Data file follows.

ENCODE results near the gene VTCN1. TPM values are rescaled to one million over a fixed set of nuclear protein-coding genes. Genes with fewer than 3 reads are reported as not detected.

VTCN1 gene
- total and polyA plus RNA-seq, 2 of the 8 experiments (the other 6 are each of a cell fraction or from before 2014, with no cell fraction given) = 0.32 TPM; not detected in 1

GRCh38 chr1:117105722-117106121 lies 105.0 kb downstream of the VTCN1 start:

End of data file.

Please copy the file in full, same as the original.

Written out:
ENCODE results near the gene VTCN1. TPM values are rescaled to one million over a fixed set of nuclear protein-coding genes. Genes with fewer than 3 reads are reported as not detected.

VTCN1 gene
- total and polyA plus RNA-seq, 2 of the 8 experiments (the other 6 are each of a cell fraction or from before 2014, with no cell fraction given) = 0.32 TPM; not detected in 1

GRCh38 chr1:117105722-117106121 lies 105.0 kb downstream of the VTCN1 start: